Light of 2015
After taking care of some procedural pieces, the Synod Assembly welcomes guests. A smattering brought greetings, including from The Moravian Church with which we are celebrating 16 years of full communion; from the American Jewish Committee; and from the Namibian Embassy, a nation with which the Metro D.C. Synod has companion synod ties. Thanks for the work the Metro D.C. Synod is doing in Namibia, especially the support of children and youth hostels and for engagement in exchange visits, were expressed.
KEYNOTE SPEAKER’S FIRST ADDRESS
The keynote speaker is Rev. Dr. Sarah Hinlicky Wilson. She traveled from Strasbourg, France where she is Assistant Research Professor at the Institute for Ecumenical Research. Her presentation is titled: “1517 in the Light of 2015,” a span referencing the 500th anniversary of the Lutheran Reformation in 2017.
She begins with a provoking question: Can we be Lutherans without enemies? After a brief survey of the Lutheran Church’s checkered history, it seems like the answer might be – maybe not. As peace has held, more or less, in North America and Europe for the last several decades, and ecumenism has swept up mainline Protestants and the Catholic church in the recent past, it seems that the 2017 centenary may be able to be celebrated without animosity. But, she posited, can Lutheranism exist without enemies?
If not, and if Catholics are no longer our enemies, who can take their place? Dr. Wilson suggests that we are quick to call up potential “straw men.” Popular choices of late include protestant fundamentalists or even other Lutheran denominations with whom we share so much that our differences are exasperated. This desire to name an “enemy” is one of our most fundamental human flaws.
As we approach 2017, we need to know what to repent of and what to celebrate. Its’ time to say whether we can be Lutheran without any enemies except sin, death and the devil. If we can, then that is what needs to come to the forefront in our repentance and celebrations.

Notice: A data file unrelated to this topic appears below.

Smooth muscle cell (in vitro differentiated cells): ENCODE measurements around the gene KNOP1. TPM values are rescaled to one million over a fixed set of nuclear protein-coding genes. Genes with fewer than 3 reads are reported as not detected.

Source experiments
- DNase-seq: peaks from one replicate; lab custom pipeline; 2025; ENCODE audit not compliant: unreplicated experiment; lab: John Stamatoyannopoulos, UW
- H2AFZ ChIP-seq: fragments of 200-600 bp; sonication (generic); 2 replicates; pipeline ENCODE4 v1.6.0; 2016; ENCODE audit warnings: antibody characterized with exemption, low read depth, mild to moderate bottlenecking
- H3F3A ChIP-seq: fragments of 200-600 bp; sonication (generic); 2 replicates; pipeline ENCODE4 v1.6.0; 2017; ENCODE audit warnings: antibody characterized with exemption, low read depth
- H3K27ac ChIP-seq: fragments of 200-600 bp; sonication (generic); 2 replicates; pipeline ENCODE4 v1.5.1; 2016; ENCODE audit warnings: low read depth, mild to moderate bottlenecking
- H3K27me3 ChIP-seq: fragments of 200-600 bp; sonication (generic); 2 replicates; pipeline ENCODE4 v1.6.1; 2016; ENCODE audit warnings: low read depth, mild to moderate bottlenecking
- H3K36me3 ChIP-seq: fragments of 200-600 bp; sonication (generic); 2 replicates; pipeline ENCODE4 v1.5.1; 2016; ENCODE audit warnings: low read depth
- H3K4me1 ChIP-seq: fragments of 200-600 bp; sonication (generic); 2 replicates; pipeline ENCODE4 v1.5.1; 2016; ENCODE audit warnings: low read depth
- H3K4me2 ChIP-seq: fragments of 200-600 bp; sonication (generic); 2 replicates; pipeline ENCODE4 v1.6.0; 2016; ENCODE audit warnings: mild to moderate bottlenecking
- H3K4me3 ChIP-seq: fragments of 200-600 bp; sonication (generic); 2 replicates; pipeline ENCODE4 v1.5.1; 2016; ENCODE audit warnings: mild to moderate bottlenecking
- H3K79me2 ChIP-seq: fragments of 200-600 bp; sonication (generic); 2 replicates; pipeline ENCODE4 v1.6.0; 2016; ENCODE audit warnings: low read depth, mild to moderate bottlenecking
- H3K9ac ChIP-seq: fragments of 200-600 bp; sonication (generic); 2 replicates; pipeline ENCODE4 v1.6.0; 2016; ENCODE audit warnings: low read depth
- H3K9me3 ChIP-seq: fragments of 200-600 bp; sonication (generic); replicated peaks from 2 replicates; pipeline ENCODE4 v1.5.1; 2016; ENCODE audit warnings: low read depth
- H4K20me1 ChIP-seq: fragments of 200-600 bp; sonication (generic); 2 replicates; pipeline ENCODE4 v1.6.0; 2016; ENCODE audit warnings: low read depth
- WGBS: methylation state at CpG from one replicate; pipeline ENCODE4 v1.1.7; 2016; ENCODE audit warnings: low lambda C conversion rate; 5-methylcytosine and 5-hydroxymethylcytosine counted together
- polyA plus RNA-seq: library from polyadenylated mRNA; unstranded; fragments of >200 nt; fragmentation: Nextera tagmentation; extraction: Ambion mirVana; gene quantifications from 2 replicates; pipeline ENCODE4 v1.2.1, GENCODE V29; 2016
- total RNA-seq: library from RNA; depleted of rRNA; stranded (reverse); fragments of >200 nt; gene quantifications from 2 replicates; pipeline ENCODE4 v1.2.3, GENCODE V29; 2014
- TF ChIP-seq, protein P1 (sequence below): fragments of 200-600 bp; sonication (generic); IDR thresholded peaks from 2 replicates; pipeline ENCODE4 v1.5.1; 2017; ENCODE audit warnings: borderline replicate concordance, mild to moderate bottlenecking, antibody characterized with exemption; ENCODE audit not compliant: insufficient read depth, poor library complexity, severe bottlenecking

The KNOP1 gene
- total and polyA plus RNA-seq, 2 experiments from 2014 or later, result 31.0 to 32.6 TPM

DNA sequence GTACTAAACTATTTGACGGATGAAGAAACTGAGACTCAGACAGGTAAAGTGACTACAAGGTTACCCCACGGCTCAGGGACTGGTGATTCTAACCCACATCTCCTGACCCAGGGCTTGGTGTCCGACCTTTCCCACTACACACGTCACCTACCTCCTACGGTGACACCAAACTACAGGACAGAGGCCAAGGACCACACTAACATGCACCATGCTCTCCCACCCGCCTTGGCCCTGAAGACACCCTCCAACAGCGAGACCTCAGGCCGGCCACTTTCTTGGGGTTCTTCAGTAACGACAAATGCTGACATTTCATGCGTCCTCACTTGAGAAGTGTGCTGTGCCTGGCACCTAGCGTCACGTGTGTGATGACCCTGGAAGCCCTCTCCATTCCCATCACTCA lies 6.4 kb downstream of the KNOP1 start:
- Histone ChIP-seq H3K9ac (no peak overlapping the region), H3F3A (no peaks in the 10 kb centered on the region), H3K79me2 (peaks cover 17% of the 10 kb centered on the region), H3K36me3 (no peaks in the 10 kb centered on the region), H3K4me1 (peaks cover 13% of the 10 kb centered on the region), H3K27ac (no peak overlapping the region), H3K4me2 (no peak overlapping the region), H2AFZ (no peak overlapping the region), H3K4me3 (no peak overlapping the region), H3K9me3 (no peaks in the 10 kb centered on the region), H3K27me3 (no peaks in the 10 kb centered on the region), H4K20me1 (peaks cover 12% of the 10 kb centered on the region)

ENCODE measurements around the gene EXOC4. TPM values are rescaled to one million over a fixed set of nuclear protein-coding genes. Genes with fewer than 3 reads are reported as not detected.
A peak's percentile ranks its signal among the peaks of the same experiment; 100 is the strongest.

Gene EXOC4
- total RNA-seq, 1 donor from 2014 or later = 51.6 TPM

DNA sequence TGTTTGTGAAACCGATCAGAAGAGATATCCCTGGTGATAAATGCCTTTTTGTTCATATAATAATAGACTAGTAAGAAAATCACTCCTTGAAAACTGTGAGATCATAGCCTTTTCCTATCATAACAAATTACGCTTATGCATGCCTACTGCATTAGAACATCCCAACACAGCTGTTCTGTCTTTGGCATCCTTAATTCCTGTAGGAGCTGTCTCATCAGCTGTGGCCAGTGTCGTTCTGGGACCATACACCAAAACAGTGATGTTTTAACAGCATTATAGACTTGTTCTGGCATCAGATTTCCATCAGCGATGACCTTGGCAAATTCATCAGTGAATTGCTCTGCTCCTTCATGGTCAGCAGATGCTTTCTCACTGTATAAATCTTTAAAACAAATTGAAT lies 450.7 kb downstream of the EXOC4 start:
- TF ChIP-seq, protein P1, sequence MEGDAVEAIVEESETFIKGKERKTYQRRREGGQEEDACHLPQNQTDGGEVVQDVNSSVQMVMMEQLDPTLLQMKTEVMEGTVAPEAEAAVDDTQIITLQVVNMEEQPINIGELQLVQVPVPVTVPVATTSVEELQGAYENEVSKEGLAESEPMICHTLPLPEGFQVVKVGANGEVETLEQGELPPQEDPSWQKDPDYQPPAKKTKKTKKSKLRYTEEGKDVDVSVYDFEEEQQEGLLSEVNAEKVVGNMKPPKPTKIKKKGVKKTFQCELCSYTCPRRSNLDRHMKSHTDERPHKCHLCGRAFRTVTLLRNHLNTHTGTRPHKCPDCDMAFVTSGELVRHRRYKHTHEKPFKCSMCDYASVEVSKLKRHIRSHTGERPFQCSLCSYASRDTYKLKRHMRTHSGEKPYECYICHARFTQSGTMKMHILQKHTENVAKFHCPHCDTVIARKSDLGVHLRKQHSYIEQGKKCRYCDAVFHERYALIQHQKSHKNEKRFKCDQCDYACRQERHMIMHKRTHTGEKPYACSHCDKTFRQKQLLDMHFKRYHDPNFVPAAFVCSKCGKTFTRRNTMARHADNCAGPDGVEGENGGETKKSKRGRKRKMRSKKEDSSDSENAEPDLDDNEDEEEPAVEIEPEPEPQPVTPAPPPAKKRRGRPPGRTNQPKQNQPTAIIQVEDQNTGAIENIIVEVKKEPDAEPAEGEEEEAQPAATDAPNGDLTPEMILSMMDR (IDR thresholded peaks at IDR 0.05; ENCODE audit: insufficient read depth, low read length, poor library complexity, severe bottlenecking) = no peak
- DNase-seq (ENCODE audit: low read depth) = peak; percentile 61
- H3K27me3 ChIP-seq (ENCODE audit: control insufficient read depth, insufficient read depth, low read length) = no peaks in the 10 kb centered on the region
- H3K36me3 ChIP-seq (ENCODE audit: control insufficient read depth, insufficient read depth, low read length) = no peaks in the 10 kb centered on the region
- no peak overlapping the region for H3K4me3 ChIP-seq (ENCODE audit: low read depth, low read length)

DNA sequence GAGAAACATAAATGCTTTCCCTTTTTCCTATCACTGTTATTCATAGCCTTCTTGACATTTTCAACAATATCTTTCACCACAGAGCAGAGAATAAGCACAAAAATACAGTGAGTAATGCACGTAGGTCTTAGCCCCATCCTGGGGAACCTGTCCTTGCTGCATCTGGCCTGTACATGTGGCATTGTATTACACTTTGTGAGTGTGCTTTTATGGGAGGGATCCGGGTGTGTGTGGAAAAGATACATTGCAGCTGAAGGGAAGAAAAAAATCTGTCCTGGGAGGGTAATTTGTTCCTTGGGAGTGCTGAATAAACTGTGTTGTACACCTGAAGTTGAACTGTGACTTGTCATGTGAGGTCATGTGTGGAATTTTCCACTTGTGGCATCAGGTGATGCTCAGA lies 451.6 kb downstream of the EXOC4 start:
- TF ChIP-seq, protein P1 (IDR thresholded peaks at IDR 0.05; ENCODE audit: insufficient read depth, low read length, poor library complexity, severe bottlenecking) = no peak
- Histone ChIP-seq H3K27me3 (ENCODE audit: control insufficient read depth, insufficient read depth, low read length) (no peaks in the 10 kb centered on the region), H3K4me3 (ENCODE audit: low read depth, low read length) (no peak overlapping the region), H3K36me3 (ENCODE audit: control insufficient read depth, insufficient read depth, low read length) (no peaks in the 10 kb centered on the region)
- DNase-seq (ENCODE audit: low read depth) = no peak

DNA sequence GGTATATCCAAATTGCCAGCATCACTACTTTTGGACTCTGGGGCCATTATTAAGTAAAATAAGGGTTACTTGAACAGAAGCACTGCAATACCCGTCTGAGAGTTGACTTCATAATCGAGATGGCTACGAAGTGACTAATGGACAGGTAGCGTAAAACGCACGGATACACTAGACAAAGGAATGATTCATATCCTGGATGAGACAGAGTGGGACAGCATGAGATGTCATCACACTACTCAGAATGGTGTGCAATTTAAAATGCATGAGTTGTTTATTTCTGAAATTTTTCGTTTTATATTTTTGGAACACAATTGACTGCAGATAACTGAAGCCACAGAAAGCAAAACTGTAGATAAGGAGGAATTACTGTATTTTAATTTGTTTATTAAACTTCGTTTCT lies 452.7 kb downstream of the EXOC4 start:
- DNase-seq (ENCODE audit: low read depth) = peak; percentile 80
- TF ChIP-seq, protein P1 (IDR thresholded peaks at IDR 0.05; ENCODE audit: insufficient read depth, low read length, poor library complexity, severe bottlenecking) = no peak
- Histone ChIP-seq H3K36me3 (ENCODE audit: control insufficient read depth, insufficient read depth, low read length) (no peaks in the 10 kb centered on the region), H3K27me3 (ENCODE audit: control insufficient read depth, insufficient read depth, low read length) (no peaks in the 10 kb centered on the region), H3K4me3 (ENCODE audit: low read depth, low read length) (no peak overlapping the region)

What followed was a brilliant articulation of what we get to celebrate as Lutherans. She laid out that our church, first and foremost, is a confessional one. That Lutherans, more importantly than anything else all else, confess Jesus Christ as Lord and us as sisters and brothers of Christ. Her tone reminded us not to get bogged down in “adiaphora” but to participate in the joyful entanglement of the divine reality that invites us to participate in exchanges with God. The divinity and humanity of Jesus, the beautiful dance of the Holy Trinity and the means (baptism, Holy Communion, and the Word) that God has given us to participate in the exchange all shape our ministry.
We were reminded that Christ is the center of everything we do. Not the church, not the denomination, not the country, not the culture, not our families, not our charities, not any of these good things. They are indeed good, but they are not the center. Our ministry must not attempt to take the place of the true center but should participate in the beautiful exchange with the Holy Trinity, able to truly love all our neighbors and dispatch the need for enemies since God first loved us.
VOTE FOR A BEVERAGE
With that call and ahead of schedule, we received a brief tutorial of how to use the voting devices-which led to the revelation that “adult beverages” are the preferred drink of those assembled. And although this type of beverage won’t be available for in the bagged lunch, everyone is excited for a nourishment break!